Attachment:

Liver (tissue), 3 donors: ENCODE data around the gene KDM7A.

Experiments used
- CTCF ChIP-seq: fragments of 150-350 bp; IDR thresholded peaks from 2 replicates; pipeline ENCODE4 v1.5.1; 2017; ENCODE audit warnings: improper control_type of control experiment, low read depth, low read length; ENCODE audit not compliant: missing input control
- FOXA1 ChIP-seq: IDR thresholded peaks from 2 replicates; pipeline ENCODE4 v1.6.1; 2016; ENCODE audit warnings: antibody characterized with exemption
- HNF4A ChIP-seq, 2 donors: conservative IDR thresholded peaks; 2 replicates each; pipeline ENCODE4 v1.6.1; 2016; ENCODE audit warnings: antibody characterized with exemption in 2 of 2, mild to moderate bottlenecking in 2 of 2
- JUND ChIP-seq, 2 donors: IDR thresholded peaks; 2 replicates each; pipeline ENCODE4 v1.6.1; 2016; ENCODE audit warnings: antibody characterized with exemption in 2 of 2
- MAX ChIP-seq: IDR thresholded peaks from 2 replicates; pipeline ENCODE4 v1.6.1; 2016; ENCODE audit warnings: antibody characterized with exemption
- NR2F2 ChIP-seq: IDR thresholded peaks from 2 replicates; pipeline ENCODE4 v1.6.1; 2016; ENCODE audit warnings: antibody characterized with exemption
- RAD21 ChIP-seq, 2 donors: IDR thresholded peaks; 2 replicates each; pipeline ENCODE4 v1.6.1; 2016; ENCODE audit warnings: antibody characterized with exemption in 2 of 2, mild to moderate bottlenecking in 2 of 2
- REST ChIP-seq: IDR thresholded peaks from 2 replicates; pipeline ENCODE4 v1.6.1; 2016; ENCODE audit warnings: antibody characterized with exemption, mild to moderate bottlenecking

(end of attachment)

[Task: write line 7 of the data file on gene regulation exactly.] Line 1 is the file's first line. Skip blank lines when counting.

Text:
- MAX ChIP-seq: IDR thresholded peaks from 2 replicates; pipeline ENCODE4 v1.6.1; 2016; ENCODE audit warnings: antibody characterized with exemption